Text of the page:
MATS was established on June 1, 1948, less than a month before the commencement of the Berlin Airlift -- "OPERATION VITTLES" where at peak operations, planes were landing and departing every ninety seconds or so shuttling in thousands of tons of supplies, food, and fuel each day - but they were not MATS airplanes. The Soviet Union had blocked all surface transportation in the western part of Berlin. Railroads tracks were destroyed, barges were stopped on the rivers, and highways and roads blocked. The only avenue left was through the air. On June 26, 1948, the airlift began. Troop carrier transports from around the globe began making their way to Germany, where they were assigned to United States Air Forces, Europe. Squadrons transferred from as far away as Hawaii and Japan, and included two of the U.S. Navy's air transport squadrons assigned to MATS. MATS itself was not "in charge" of the airlift, although several MATS staff officers were sent to Germany to serve in the Airlift Task Force in an administrative role. Lt. General William H. Tunner was placed in overall command of airlift operations, reporting to the commander of United States Air Forces, Europe. The airlift itself was a USAFE operation and all airplanes assigned to it were assigned to one of five troop carrier groups that were sent to Europe to operate the airlift. MATS played a supporting role, including ferrying C-54s to and from the airlift bases and maintenance depots in the United States and the MATS C-54 training school trained pilots for temporary duty in the airlift. MATS transports delivered crucial aircraft parts to the airlift bases in Europe. This operation would continue for some 15 months until the Soviets lifted the blockade. MATS would provide numerous humanitarian airlifts of global proportions. The U.S. Navy was an integral part of MATS, providing five transport squadrons to the joint service effort, but they operated under USAFE while they were part of the airlift. The organization's next major test was the bootstrap supply operations supporting the United Nations troops under General Douglas MacArthur in the country of South Korea which was nearly overrun by the time UN forces were mobilized. The MATS role was purely logistical, and operated from the U.S. to Japan. Theater transport forces assigned to the Far East Air Forces Combat Cargo Command, which became 315th Air Division, operated supply routes into Japan and provided troop carrier services for UN forces.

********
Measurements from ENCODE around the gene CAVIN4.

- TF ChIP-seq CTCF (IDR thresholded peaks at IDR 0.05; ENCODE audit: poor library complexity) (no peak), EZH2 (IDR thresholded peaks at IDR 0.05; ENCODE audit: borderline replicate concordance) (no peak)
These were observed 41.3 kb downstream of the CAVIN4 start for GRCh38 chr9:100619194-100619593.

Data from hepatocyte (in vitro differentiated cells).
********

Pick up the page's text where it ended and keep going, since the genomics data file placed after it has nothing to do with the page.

Military Air Transport Service Within MATS there were other technical services such as: